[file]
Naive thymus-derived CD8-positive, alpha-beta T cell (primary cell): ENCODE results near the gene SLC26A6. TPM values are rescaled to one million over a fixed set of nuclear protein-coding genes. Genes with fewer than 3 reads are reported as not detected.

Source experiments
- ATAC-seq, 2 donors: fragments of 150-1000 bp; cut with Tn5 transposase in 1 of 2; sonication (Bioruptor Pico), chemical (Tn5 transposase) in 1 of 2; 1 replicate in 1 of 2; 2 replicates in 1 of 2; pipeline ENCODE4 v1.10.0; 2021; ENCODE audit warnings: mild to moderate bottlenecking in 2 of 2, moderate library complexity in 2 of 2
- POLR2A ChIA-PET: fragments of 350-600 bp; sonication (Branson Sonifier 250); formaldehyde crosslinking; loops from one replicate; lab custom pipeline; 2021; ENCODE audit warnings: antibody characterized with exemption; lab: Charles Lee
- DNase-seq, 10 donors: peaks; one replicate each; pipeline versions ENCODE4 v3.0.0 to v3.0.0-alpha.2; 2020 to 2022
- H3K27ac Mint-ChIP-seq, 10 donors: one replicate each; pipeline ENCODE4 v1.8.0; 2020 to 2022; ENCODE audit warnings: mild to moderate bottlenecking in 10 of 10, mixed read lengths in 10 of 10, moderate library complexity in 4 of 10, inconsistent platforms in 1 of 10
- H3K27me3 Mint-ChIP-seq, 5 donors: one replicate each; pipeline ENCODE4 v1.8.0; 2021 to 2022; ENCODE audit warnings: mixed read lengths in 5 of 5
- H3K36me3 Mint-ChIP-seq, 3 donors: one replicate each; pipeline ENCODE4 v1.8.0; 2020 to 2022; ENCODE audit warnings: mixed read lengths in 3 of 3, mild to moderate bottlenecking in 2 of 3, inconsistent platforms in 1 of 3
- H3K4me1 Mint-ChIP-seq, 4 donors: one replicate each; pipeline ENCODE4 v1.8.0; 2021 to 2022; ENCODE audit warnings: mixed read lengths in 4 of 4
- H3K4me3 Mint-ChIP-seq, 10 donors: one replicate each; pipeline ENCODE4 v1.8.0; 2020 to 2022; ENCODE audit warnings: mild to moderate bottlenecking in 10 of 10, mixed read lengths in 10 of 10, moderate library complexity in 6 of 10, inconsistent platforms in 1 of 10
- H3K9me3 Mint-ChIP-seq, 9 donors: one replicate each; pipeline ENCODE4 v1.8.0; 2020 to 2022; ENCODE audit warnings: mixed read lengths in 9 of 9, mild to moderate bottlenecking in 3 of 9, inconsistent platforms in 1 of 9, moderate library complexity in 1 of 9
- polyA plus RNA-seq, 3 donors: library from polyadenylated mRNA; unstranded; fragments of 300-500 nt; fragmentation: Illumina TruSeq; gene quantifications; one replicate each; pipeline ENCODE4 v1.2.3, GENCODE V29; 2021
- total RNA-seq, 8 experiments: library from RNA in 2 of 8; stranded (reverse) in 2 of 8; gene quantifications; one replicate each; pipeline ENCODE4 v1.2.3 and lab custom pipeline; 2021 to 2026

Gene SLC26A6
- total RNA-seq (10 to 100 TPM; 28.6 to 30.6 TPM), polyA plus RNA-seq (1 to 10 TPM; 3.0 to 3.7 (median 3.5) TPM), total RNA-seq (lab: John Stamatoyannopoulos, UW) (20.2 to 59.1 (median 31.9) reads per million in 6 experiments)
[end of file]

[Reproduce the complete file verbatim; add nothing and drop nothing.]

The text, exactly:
Naive thymus-derived CD8-positive, alpha-beta T cell (primary cell): ENCODE results near the gene SLC26A6. TPM values are rescaled to one million over a fixed set of nuclear protein-coding genes. Genes with fewer than 3 reads are reported as not detected.

Source experiments
- ATAC-seq, 2 donors: fragments of 150-1000 bp; cut with Tn5 transposase in 1 of 2; sonication (Bioruptor Pico), chemical (Tn5 transposase) in 1 of 2; 1 replicate in 1 of 2; 2 replicates in 1 of 2; pipeline ENCODE4 v1.10.0; 2021; ENCODE audit warnings: mild to moderate bottlenecking in 2 of 2, moderate library complexity in 2 of 2
- POLR2A ChIA-PET: fragments of 350-600 bp; sonication (Branson Sonifier 250); formaldehyde crosslinking; loops from one replicate; lab custom pipeline; 2021; ENCODE audit warnings: antibody characterized with exemption; lab: Charles Lee
- DNase-seq, 10 donors: peaks; one replicate each; pipeline versions ENCODE4 v3.0.0 to v3.0.0-alpha.2; 2020 to 2022
- H3K27ac Mint-ChIP-seq, 10 donors: one replicate each; pipeline ENCODE4 v1.8.0; 2020 to 2022; ENCODE audit warnings: mild to moderate bottlenecking in 10 of 10, mixed read lengths in 10 of 10, moderate library complexity in 4 of 10, inconsistent platforms in 1 of 10
- H3K27me3 Mint-ChIP-seq, 5 donors: one replicate each; pipeline ENCODE4 v1.8.0; 2021 to 2022; ENCODE audit warnings: mixed read lengths in 5 of 5
- H3K36me3 Mint-ChIP-seq, 3 donors: one replicate each; pipeline ENCODE4 v1.8.0; 2020 to 2022; ENCODE audit warnings: mixed read lengths in 3 of 3, mild to moderate bottlenecking in 2 of 3, inconsistent platforms in 1 of 3
- H3K4me1 Mint-ChIP-seq, 4 donors: one replicate each; pipeline ENCODE4 v1.8.0; 2021 to 2022; ENCODE audit warnings: mixed read lengths in 4 of 4
- H3K4me3 Mint-ChIP-seq, 10 donors: one replicate each; pipeline ENCODE4 v1.8.0; 2020 to 2022; ENCODE audit warnings: mild to moderate bottlenecking in 10 of 10, mixed read lengths in 10 of 10, moderate library complexity in 6 of 10, inconsistent platforms in 1 of 10
- H3K9me3 Mint-ChIP-seq, 9 donors: one replicate each; pipeline ENCODE4 v1.8.0; 2020 to 2022; ENCODE audit warnings: mixed read lengths in 9 of 9, mild to moderate bottlenecking in 3 of 9, inconsistent platforms in 1 of 9, moderate library complexity in 1 of 9
- polyA plus RNA-seq, 3 donors: library from polyadenylated mRNA; unstranded; fragments of 300-500 nt; fragmentation: Illumina TruSeq; gene quantifications; one replicate each; pipeline ENCODE4 v1.2.3, GENCODE V29; 2021
- total RNA-seq, 8 experiments: library from RNA in 2 of 8; stranded (reverse) in 2 of 8; gene quantifications; one replicate each; pipeline ENCODE4 v1.2.3 and lab custom pipeline; 2021 to 2026

Gene SLC26A6
- total RNA-seq (10 to 100 TPM; 28.6 to 30.6 TPM), polyA plus RNA-seq (1 to 10 TPM; 3.0 to 3.7 (median 3.5) TPM), total RNA-seq (lab: John Stamatoyannopoulos, UW) (20.2 to 59.1 (median 31.9) reads per million in 6 experiments)